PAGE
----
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Subspecialties Retina, Basic & Translational Research, Neuro-ophthalmology

Trust Your Gut

When asked to think of an ecosystem with over 1,000 different species, a tropical rainforest or a coral reef might spring to mind. A few of you may immediately think of the biological party platter that resides in your gut, which acts as a cozy home to trillions of microbes that keep us ticking over. Many people – and some doctors – would be forgiven for thinking that, because these microbes inhabit our intestines, their only impact is on gastrointestinal health. However, our gut microbiome is also crucial to the health of other organs of the body – including the eyes! This interaction, in which a balance exists between gut wildlife and healthy function and disease in the eyes, is called the gut-eye axis. A shift in the contents or health of the gut microbiome can throw off this balance, inducing or exacerbating ophthalmic diseases such as uveitis, AMD, diabetic retinopathy, or retinitis pigmentosa (RP).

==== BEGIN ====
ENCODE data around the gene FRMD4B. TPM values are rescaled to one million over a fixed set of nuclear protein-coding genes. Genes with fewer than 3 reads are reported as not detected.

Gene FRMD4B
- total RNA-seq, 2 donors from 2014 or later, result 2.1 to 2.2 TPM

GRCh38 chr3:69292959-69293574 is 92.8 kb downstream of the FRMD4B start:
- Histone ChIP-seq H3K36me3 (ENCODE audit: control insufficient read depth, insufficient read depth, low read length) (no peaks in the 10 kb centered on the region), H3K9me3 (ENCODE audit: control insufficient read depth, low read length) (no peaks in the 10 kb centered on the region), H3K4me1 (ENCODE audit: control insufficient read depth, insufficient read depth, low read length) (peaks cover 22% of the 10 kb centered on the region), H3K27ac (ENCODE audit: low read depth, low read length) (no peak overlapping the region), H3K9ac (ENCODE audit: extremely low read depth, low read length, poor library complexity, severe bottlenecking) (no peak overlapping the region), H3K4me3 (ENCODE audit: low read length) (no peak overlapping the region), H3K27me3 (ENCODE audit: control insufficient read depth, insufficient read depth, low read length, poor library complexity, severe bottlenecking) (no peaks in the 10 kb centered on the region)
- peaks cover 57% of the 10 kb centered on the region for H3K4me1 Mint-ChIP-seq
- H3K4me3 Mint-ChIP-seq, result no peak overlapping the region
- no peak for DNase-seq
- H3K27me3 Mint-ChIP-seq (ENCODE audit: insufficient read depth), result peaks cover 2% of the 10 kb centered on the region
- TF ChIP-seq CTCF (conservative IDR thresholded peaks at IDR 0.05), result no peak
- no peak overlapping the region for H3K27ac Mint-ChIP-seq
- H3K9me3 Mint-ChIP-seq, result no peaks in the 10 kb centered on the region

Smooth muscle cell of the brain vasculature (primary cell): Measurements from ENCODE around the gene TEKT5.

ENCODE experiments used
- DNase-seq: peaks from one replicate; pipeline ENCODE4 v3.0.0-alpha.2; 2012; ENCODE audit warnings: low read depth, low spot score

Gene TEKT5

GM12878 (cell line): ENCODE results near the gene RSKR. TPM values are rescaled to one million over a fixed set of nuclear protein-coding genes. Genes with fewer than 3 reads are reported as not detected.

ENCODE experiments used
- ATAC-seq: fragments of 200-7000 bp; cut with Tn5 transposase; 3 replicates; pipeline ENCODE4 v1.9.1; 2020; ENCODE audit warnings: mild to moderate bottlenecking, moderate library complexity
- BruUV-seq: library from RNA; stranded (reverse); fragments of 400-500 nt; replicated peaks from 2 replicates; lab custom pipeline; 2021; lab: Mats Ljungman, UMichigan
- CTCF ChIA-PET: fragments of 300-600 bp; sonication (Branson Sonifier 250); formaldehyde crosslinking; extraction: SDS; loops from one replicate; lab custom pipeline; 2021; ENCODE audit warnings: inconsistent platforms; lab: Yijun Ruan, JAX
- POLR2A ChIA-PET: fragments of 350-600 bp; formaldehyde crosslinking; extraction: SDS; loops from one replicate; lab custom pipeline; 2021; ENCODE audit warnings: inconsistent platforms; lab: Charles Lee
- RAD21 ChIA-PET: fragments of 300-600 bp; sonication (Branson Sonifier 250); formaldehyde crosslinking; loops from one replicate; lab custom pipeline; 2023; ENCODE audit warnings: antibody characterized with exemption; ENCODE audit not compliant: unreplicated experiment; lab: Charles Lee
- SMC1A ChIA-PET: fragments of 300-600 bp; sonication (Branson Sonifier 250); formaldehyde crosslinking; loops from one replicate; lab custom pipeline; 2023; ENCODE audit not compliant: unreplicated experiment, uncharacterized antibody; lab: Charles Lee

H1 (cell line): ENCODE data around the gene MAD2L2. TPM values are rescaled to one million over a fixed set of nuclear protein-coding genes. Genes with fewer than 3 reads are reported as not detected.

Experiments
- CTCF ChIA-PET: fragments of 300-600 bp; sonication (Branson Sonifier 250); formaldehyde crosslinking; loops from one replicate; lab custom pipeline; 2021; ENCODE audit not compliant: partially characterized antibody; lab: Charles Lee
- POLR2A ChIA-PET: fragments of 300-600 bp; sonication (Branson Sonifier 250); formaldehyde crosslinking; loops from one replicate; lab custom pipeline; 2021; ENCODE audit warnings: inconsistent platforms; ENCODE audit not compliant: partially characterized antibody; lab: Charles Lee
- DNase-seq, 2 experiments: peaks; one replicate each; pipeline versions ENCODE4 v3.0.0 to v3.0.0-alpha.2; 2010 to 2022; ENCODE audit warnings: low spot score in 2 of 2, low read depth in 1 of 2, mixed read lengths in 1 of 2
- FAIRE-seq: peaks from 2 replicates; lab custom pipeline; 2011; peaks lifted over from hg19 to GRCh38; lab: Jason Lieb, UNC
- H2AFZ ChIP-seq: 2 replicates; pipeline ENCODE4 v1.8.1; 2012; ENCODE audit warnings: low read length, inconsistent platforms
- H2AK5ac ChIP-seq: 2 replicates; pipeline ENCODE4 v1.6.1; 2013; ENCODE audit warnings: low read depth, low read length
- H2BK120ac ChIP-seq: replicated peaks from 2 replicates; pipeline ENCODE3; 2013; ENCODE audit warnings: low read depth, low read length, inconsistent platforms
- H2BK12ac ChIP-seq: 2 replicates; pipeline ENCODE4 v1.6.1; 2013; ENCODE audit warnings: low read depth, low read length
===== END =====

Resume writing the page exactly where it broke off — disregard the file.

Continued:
A research team from Spain’s University of Alicante have found that, in mice, retinal degeneration in RP is associated with specific changes in the gut microbiome (1). In particular, four common microbe genera – Rikenella, Muribaculaceace, Prevotellaceae UCG-001, and Bacilli – are missing in mice with retinal disease, whereas Bacteroides caecimuris is heavily enriched. This indicates that measuring shifts in microbiome composition could offer a simple biomarker of RP and other retinal diseases, as well as suggesting the gut-eye axis as a potential therapeutic target.

This research adds to previous evidence that the gut microbiome is important in a wide variety of disease states and warrants further research into the balance of the gut-eye axis.

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  1. O Kutsyr et al., Sci Rep, 11, 6692 (2021). PMID: 33758301.
About the Author
Geoffrey Potjewyd

Associate Editor, The Ophthalmologist

The lion’s share of my PhD was spent in the lab, and though I mostly enjoyed it (mostly), what I particularly liked was the opportunity to learn about the latest breakthroughs in research. Communicating science to a wider audience allows me to scratch that itch without working all week only to find my stem cell culture has given up the ghost on the Friday (I’m not bitter). Fortunately for me, it turns out writing is actually fun – so by working for Texere I get to do it every day, whilst still being an active member of the clinical and research community.

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